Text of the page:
This is in response to a letter of Dec. 27 indicating the new tax reform bill will really harm seniors in particular.
First, the author stated that for the people who do itemize, that the medical deduction has been eliminated; this is not true. In fact, it is now more generous for seniors than those under 65.
For 2017 and 2018, the threshold for using this deduction is 7.5 percent of your adjusted gross income as opposed to 10 percent for those under 65. It does become 10 percent after two years for everyone, but it still will be available.
Currently about 70 percent of taxpayers use the standard deduction. It is estimated that this figure will be around 95 percent with the doubling of the standard deduction. Again, those over 65 or blind will retain the added standard deduction amount. For single taxpayers, that means an additional $1,600 on top of the $12,000 and for married taxpayers - both over 65 - it means a standard deduction of $26,600 instead of $24,000.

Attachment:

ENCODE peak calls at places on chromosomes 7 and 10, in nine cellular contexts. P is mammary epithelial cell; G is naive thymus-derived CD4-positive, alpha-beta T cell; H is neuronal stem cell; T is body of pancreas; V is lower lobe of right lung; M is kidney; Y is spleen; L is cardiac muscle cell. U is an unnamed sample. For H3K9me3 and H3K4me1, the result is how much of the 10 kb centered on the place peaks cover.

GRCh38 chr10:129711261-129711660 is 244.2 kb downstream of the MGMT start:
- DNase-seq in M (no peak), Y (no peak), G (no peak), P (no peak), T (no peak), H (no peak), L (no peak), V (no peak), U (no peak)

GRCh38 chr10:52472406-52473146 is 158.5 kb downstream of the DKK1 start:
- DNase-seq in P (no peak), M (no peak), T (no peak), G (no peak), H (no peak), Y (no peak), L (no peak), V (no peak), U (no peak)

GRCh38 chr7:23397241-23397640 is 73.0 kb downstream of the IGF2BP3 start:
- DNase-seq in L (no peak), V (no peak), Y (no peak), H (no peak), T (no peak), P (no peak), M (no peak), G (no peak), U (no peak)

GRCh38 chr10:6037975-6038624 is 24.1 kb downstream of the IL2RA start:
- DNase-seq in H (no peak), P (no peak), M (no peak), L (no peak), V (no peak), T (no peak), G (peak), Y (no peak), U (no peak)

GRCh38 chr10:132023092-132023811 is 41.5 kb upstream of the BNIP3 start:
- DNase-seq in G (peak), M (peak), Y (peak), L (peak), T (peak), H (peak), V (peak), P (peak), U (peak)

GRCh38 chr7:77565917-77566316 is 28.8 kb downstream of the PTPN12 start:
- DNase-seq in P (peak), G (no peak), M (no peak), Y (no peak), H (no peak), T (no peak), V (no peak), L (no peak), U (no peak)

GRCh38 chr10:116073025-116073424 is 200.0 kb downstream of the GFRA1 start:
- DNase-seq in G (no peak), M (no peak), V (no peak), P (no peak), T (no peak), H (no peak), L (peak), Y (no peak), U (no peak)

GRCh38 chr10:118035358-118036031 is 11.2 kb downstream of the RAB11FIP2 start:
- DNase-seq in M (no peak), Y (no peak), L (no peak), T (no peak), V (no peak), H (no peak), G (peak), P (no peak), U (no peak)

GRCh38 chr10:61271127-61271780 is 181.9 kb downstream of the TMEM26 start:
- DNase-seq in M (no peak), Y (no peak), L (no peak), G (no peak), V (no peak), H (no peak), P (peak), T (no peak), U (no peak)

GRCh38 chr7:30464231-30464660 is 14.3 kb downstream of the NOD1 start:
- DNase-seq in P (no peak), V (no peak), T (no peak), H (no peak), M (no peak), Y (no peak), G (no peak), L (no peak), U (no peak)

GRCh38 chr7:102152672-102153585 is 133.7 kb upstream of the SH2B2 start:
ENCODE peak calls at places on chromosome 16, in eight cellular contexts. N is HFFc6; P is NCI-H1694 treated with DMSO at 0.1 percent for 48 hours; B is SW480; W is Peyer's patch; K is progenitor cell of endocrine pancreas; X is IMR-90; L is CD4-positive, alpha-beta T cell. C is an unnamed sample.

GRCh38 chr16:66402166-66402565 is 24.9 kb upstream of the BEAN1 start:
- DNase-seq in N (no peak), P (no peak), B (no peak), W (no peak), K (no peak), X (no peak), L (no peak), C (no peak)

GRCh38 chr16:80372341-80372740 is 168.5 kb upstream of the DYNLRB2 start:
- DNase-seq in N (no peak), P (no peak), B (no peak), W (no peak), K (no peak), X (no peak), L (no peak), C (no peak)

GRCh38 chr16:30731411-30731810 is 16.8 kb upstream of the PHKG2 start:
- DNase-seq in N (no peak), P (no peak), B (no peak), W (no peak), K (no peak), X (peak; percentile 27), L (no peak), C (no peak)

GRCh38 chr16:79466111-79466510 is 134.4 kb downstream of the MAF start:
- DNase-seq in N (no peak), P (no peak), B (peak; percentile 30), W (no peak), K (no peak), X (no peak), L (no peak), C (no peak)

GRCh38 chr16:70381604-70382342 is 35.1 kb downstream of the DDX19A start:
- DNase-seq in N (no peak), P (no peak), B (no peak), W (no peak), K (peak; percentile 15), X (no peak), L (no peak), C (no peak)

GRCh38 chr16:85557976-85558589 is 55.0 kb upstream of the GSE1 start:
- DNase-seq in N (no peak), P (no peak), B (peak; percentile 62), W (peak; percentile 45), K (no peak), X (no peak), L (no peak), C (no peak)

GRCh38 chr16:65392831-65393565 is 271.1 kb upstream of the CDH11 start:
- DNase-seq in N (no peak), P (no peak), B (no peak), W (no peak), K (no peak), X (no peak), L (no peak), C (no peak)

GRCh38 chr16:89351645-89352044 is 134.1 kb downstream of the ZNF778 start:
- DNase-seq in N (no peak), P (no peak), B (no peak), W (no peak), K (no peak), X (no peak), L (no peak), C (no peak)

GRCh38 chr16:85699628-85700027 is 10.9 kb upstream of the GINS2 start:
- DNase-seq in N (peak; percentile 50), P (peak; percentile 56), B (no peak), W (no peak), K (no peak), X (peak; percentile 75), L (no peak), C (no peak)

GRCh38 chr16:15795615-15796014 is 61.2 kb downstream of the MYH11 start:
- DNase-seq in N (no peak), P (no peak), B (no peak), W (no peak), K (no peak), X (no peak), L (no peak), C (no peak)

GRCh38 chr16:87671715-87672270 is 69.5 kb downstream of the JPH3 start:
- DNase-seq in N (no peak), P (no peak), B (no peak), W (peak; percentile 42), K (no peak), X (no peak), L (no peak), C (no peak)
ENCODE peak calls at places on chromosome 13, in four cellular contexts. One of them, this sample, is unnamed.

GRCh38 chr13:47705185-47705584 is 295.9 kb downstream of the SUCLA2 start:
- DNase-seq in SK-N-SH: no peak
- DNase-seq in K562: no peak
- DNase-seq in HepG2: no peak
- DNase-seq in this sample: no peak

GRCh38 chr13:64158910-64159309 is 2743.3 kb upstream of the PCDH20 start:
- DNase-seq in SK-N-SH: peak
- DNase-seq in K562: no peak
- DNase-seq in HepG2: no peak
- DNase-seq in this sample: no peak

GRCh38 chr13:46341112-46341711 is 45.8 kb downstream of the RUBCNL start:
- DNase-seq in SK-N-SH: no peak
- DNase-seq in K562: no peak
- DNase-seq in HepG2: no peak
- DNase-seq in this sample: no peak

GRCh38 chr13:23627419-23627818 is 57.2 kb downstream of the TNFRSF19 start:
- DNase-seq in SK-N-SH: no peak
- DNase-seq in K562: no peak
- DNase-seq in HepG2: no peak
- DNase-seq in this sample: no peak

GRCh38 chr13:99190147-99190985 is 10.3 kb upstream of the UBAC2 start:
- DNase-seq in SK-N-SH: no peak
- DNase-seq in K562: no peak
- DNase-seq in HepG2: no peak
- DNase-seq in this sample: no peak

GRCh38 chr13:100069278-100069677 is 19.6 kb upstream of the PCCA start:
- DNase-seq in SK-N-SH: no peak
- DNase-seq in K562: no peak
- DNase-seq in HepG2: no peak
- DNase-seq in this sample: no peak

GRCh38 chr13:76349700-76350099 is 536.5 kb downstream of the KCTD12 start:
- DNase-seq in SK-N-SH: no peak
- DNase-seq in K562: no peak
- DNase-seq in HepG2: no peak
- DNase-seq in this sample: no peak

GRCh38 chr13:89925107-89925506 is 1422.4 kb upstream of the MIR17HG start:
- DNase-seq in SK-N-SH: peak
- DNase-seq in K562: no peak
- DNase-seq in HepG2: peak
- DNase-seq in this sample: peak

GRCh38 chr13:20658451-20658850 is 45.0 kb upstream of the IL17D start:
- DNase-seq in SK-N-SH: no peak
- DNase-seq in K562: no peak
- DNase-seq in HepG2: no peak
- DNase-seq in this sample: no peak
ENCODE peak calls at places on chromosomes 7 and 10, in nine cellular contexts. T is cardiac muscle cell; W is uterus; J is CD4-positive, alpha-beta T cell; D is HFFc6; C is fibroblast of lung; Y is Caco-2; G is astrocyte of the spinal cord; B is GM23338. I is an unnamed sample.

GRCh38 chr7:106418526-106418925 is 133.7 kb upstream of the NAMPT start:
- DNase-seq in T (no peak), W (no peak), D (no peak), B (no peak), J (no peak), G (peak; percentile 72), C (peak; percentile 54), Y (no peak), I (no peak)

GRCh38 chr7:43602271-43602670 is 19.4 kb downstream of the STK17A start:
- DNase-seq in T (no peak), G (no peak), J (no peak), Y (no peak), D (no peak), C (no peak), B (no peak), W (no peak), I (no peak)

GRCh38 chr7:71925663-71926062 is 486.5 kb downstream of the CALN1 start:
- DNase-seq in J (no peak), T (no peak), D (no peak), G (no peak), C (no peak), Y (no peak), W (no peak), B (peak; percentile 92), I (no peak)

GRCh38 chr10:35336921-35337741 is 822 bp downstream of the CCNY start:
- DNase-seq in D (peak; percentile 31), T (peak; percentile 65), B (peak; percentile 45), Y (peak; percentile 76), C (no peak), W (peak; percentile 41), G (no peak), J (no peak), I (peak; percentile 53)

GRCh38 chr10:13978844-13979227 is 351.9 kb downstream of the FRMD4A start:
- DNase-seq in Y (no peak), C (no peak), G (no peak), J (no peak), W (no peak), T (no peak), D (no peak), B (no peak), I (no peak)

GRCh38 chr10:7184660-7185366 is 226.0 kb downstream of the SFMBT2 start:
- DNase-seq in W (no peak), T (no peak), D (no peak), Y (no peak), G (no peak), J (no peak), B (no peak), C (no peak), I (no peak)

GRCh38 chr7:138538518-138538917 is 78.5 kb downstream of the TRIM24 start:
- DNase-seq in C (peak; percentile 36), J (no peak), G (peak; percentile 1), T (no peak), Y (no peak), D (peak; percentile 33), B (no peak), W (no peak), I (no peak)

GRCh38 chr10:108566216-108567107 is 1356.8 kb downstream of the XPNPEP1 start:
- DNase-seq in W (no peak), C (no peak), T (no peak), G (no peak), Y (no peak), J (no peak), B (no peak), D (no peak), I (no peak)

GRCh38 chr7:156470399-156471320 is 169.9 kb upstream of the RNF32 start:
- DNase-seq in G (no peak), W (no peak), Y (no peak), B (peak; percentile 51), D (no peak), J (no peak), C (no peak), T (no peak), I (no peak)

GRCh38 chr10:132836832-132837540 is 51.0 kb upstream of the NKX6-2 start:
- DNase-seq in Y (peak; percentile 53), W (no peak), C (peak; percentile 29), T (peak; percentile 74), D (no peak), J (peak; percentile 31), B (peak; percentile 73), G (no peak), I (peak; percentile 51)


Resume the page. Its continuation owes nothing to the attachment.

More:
In over 30 years preparing taxes, I can say almost all of my senior clients use the standard deduction; those that do itemize usually have high medical expenses. The new law will not change this. The $10,000 limitation for deducting state and local taxes should not be an issue for most seniors as retirement income is not taxable in Illinois therefore no state income tax deduction. (A small sales tax figure is still available)
If you pay high property taxes, the issue should not be resolved in the federal tax code. You need to look to Mike Madigan for relief (wishful thinking).